Life Cycle of a Star
Life Cycle of a Star Revision
Life Cycle of a Star
Stars have a life-cycle. The Sun is a main sequence star which means it is in the middle of its life.
Stars begin as a cloud of gas and dust, brought together by gravity. This cloud is called a nebula.
Gravity causes the dust cloud to become more hot and more dense. It has now become a protostar. Eventually, the temperature and pressure become high enough that hydrogen nuclei undergo fusion and become helium nuclei. The fusion reactions release large amounts of energy to keep the core of the star hot.
The protostar then becomes a main sequence star. In main sequence stars, the outward pressure caused by the fusion reaction is balanced with the gravitational force caused by the mass of the star. Stars usually remain in the main sequence for several billion years.
A star leaves the main sequence when the hydrogen starts to run out. What happens next depends on the mass of the star:
- If the star is the size of the Sun or less, it becomes unstable and expands, forming a red giant. The star then ejects its outer layers and becomes a white dwarf, which is the small, hot core of the star. Finally the white dwarf cools into a black dwarf.
- If the star is much bigger than the Sun, it becomes a red supergiant. Supergiants expand and become more hot as fusion occurs in heavier elements, creating elements up to iron. The supergiant eventually becomes so big that it collapses in on itself as a supernova. This is a massive explosion in which fusion occurs and heavier elements than iron are formed. The explosion ejects the outer layers of the star into space. What remains is a dense core called neutron star, or if the supergiant was large enough, a black hole will be formed.
A black hole is an extremely dense point in space, that has such a strong gravitational field, that not even light can escape from it.
The Formation of Elements
In main sequence stars, hydrogen undergoes fusion to create helium only.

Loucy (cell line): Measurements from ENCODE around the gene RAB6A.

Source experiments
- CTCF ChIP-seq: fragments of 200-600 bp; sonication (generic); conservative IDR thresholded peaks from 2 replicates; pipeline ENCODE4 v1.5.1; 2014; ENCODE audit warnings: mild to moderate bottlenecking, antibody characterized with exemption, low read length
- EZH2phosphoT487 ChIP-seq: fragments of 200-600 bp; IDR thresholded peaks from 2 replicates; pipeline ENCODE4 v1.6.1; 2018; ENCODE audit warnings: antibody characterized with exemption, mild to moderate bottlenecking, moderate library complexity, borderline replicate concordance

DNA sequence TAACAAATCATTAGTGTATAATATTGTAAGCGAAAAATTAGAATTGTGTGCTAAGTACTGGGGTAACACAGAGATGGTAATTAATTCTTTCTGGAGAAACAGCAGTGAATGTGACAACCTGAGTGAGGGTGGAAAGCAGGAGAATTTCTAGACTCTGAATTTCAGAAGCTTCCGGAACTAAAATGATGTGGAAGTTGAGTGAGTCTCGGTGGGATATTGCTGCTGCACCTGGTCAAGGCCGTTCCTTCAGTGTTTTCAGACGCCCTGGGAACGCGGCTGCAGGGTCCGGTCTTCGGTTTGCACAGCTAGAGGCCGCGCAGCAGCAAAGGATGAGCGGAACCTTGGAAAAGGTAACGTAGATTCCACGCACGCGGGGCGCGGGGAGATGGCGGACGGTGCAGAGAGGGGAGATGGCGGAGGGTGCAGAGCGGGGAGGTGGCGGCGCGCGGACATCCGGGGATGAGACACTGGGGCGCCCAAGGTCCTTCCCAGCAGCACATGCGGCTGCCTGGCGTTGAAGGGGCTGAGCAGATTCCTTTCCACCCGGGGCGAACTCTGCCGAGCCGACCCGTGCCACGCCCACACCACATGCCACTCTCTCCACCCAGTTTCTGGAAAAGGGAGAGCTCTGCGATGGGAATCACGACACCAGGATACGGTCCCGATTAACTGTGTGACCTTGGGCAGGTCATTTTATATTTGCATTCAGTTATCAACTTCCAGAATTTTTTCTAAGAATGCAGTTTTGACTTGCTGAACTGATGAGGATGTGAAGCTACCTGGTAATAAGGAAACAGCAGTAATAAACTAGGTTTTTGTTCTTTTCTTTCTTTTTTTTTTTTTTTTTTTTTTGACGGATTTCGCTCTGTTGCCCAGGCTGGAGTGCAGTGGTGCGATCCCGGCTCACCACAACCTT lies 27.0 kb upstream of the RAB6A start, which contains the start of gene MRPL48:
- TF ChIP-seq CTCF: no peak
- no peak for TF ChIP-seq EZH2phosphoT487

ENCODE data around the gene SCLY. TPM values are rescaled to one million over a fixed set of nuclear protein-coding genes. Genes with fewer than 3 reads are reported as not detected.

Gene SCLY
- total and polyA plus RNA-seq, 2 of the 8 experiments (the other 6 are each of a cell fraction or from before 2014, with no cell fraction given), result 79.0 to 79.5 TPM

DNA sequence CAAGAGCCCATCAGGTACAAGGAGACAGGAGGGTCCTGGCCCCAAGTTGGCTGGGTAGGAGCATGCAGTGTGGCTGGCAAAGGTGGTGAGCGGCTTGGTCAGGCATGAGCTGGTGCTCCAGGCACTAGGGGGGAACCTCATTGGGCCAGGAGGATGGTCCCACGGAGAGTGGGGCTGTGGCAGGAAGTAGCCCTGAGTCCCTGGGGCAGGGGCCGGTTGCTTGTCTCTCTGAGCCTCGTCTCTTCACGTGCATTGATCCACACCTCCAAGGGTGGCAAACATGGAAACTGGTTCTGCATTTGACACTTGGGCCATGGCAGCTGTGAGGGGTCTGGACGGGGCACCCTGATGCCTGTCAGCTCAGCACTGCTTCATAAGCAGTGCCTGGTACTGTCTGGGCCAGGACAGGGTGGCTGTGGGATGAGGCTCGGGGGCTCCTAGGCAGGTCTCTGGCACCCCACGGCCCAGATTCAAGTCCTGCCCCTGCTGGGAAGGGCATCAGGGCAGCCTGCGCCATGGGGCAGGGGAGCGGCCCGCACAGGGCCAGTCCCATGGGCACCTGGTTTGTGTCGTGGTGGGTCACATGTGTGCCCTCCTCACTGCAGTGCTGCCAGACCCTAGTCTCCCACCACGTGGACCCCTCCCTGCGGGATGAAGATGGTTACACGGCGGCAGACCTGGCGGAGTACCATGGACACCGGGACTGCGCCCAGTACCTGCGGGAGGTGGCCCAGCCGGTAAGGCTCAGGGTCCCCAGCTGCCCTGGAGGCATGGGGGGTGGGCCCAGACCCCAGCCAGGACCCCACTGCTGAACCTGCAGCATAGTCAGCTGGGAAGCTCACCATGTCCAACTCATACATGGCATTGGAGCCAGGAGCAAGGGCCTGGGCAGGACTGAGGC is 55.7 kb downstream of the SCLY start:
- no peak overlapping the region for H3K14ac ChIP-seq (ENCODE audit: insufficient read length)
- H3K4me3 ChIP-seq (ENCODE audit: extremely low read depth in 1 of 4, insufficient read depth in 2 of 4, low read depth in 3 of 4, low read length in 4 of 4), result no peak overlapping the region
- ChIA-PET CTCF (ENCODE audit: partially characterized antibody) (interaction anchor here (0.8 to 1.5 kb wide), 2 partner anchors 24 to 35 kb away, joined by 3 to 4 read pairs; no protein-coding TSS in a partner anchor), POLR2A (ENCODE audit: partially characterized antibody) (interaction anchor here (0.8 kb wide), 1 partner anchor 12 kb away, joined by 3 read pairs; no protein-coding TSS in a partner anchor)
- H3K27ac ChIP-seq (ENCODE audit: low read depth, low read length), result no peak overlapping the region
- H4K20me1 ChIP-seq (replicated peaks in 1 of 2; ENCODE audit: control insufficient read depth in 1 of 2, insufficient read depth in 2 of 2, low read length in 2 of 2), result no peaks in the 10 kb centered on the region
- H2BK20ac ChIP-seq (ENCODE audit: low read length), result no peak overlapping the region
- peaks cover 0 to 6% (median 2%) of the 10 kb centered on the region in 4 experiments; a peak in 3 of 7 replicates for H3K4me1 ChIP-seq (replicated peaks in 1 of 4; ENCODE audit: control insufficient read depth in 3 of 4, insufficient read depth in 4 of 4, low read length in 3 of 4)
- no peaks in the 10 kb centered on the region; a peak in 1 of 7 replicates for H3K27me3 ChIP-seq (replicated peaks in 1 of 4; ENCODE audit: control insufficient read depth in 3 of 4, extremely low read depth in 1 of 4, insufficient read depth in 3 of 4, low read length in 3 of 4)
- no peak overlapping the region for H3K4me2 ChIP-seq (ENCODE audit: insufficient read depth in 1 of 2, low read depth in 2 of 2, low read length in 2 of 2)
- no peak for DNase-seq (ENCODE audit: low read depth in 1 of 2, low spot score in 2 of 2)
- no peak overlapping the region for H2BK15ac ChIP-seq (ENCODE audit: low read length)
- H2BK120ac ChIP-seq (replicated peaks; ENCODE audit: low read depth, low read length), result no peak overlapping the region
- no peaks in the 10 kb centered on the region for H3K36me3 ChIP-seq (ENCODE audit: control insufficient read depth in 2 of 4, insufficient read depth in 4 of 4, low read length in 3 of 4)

In red giants and red supergiants, the higher temperatures and pressures mean that helium undergoes fusion to create heavier elements and these undergo fusion and so on. This occurs until iron is created, as the temperature is not high enough to fuse together iron nuclei.
In supernovae, temperatures and pressures are even greater and so iron and heavier elements undergo fusion. This is the only process in which heavier elements can be formed and therefore all elements in the universe that are heavier than iron (including here on Earth) were made in a supernova.
Life Cycle of a Star Example Questions
Question 1: Which type of force pulls gas and dust together to create a nebula?
Question 2: Describe how a nebula turns into a main sequence star.
The nebula is compressed by gravity and becomes more hot and dense. It becomes a protostar.
Eventually, the gas and dust become so hot and dense that hydrogen undergoes fusion. It becomes a main sequence star.
Question 3: Explain why the outwards pressure from a main sequence star does not cause the star to explode?
There is a gravitational force caused by the mass of the star.
This force balances out the outwards pressure.
Question 4: Describe what happens to a main sequence star much bigger than the Sun after it runs out of hydrogen.
The star expands and becomes hotter and heavier nuclei undergo fusion.
The star becomes a red supergiant.
Eventually, the star becomes so big that it collapses in on itself in a massive explosion called a supernova.
The explosion ejects the outer layers of the star into space.
For smaller supergiants, what remains is a dense core called a neutron star.
If the red supergiant was large enough, a black hole will be formed.
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